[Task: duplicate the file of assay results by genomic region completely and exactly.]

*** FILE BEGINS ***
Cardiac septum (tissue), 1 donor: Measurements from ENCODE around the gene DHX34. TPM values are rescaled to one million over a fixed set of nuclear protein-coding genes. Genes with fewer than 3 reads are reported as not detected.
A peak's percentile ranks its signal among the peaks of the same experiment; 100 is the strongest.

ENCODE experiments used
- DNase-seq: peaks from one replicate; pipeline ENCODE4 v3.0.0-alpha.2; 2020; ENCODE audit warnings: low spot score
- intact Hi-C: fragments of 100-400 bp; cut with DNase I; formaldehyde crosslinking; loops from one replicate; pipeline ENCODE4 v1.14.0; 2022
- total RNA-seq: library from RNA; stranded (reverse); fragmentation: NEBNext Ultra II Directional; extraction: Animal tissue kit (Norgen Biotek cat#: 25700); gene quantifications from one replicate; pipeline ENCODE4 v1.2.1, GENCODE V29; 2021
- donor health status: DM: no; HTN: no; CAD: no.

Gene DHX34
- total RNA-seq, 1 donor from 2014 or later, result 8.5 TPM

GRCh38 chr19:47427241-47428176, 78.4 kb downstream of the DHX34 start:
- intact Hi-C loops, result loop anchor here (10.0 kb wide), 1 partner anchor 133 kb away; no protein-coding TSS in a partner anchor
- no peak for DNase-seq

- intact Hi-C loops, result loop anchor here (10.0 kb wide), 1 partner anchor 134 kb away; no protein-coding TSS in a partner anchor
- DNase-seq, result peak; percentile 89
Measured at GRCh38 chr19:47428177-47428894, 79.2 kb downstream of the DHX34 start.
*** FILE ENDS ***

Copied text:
Cardiac septum (tissue), 1 donor: Measurements from ENCODE around the gene DHX34. TPM values are rescaled to one million over a fixed set of nuclear protein-coding genes. Genes with fewer than 3 reads are reported as not detected.
A peak's percentile ranks its signal among the peaks of the same experiment; 100 is the strongest.

ENCODE experiments used
- DNase-seq: peaks from one replicate; pipeline ENCODE4 v3.0.0-alpha.2; 2020; ENCODE audit warnings: low spot score
- intact Hi-C: fragments of 100-400 bp; cut with DNase I; formaldehyde crosslinking; loops from one replicate; pipeline ENCODE4 v1.14.0; 2022
- total RNA-seq: library from RNA; stranded (reverse); fragmentation: NEBNext Ultra II Directional; extraction: Animal tissue kit (Norgen Biotek cat#: 25700); gene quantifications from one replicate; pipeline ENCODE4 v1.2.1, GENCODE V29; 2021
- donor health status: DM: no; HTN: no; CAD: no.

Gene DHX34
- total RNA-seq, 1 donor from 2014 or later, result 8.5 TPM

GRCh38 chr19:47427241-47428176, 78.4 kb downstream of the DHX34 start:
- intact Hi-C loops, result loop anchor here (10.0 kb wide), 1 partner anchor 133 kb away; no protein-coding TSS in a partner anchor
- no peak for DNase-seq

- intact Hi-C loops, result loop anchor here (10.0 kb wide), 1 partner anchor 134 kb away; no protein-coding TSS in a partner anchor
- DNase-seq, result peak; percentile 89
Measured at GRCh38 chr19:47428177-47428894, 79.2 kb downstream of the DHX34 start.